Often, I hear people say something like this:

You best be going.


You'd best sweep the floor before you leave.

Essentially, you'd best/you best be just means you should. Is it grammatically correct to use these phrases?


"Had best" is correct, but "had better" is more common. "Has best" is usually associated with dialects, such as in the American South. Source

One can think of them as forms of:

It would be better if you did that.

It would be best if you did that.

"You best" is slang, omitting the 'had', and not correct.

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    This idiom sounds rather aggressive to me, carrying an implied threat that the speaker will take some undesired action if the listener does not do what is suggested. – Karl Knechtel Nov 12 '11 at 15:37
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    It can be used that way, certainly, but not always. "You'd best catch that cup before it falls!" – Lynn Nov 12 '11 at 17:34

Sentences such as You'd best be going and You'd better be going are fairly common in British English and You best . . . might occur as an elided form of You'd best . . . They are perhaps most frequently found in speech, but I wouldn't be surprised to find even in some academic writing something like I had better set out my position now to avoid misunderstanding later on.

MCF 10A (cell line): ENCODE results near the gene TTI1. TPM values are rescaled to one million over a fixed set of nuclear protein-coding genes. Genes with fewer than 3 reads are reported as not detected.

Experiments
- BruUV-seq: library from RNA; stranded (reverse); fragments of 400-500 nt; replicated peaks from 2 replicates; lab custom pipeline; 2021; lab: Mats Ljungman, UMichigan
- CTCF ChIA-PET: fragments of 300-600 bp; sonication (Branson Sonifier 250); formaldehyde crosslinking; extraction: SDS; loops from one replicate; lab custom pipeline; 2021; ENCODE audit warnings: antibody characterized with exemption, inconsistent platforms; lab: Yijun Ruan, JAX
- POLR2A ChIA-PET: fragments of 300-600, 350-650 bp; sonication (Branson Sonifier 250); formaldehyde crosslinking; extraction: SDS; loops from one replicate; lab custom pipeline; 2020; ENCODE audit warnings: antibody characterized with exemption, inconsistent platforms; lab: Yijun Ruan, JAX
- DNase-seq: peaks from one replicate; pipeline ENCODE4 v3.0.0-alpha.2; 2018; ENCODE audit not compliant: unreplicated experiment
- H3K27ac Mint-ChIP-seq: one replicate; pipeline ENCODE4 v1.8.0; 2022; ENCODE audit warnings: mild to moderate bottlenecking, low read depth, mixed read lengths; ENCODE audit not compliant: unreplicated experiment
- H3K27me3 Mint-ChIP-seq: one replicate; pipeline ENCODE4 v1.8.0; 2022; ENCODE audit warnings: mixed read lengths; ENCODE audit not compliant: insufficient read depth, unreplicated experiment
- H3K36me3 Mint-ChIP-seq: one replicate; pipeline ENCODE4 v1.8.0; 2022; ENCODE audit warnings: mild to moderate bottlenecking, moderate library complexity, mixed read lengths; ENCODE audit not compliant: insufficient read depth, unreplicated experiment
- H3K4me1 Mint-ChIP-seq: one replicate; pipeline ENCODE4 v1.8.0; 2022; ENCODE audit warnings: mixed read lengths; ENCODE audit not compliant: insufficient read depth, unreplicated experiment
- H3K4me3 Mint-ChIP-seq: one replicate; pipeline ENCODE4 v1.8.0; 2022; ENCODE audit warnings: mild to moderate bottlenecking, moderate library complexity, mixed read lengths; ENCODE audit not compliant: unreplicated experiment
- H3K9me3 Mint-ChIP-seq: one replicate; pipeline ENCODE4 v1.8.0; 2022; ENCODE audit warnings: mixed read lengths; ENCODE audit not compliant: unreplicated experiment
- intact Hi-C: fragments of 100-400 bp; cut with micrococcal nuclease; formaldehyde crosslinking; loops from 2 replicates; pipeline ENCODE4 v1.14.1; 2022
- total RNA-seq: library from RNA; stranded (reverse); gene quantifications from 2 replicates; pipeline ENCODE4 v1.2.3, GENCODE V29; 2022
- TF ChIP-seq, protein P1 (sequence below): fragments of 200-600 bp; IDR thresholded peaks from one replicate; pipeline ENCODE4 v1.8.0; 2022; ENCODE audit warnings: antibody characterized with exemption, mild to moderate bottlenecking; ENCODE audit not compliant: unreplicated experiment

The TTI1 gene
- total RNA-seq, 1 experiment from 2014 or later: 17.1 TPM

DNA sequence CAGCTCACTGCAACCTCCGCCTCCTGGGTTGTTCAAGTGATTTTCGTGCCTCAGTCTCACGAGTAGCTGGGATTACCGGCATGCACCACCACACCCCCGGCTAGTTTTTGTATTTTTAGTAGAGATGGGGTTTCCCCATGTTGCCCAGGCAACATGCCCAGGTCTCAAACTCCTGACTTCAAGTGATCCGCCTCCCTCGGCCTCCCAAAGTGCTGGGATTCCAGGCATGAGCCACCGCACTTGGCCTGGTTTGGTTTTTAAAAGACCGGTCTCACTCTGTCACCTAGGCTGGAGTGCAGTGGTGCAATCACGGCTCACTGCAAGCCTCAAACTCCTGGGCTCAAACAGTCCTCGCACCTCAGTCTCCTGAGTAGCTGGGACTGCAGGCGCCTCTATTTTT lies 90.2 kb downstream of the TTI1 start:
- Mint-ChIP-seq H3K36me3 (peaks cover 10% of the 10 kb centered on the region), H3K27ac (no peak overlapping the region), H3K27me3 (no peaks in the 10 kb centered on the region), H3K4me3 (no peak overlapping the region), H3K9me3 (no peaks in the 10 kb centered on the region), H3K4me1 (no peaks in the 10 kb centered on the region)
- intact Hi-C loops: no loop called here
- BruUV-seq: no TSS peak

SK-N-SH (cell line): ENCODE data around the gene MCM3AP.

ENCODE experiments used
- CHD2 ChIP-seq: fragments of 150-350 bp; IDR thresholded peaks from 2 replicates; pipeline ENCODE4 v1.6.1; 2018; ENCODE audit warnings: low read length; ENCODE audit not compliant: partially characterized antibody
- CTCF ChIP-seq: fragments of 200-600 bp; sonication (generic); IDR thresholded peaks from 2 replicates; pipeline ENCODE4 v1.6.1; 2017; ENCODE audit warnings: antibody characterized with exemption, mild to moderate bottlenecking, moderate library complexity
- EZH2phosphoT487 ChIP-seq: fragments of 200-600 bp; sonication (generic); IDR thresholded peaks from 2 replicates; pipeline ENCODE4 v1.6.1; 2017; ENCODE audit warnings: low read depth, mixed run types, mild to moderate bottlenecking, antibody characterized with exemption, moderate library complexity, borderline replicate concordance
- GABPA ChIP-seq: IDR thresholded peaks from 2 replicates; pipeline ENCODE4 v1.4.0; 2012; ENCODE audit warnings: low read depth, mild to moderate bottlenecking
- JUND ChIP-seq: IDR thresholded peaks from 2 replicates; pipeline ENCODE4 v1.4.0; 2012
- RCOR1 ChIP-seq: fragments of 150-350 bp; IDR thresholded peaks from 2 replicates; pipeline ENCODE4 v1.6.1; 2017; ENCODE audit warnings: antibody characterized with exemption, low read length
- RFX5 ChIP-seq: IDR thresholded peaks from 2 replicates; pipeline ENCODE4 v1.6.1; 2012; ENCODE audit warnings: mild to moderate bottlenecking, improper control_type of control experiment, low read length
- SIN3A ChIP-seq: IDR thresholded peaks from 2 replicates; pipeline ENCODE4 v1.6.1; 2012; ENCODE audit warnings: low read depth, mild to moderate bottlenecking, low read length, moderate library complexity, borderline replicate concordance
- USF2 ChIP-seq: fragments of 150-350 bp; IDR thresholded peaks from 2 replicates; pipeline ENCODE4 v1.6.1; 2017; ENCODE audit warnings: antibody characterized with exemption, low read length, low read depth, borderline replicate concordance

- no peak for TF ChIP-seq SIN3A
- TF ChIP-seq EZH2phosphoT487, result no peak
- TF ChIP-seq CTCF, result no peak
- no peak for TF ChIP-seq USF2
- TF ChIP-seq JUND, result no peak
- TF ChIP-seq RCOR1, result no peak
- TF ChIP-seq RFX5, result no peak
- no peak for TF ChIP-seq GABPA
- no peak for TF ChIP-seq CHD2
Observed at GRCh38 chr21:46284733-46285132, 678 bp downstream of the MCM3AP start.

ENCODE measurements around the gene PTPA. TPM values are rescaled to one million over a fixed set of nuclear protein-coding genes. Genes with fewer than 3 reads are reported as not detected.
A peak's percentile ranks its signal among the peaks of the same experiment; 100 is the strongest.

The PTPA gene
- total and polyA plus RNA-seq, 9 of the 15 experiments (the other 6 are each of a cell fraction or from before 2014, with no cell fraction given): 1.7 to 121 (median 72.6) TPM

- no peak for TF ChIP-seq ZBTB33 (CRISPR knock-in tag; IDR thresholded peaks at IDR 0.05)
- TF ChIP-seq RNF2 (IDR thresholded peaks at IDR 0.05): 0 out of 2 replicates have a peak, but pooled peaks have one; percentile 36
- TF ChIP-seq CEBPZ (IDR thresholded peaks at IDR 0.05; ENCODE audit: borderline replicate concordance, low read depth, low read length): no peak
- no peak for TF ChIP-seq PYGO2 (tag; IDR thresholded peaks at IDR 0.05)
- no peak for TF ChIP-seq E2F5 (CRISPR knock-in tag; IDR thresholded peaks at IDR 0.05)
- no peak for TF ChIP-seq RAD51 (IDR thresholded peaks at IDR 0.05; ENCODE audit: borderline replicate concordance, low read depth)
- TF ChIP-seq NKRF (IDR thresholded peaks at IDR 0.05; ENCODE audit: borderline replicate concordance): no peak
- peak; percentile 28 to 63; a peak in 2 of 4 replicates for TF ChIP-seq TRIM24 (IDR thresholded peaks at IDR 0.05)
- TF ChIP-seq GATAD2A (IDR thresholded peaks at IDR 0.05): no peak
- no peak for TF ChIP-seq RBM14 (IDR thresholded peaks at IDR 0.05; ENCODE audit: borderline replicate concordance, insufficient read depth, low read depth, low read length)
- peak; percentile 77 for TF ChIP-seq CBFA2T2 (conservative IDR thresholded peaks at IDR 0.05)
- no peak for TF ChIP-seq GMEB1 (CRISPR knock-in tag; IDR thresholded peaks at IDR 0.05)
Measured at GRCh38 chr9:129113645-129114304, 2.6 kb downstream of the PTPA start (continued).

'you best...' (and 'you better...') are both grammatical and productive (you can change the tense and the person).

It's not identical to 'should' but they share a lot in meaning. It often cones in the pattern:

they had better (do something) or (something else unwanted will happen).

It's not very formal so that's why it probably sounds wrong to use in certain contexts.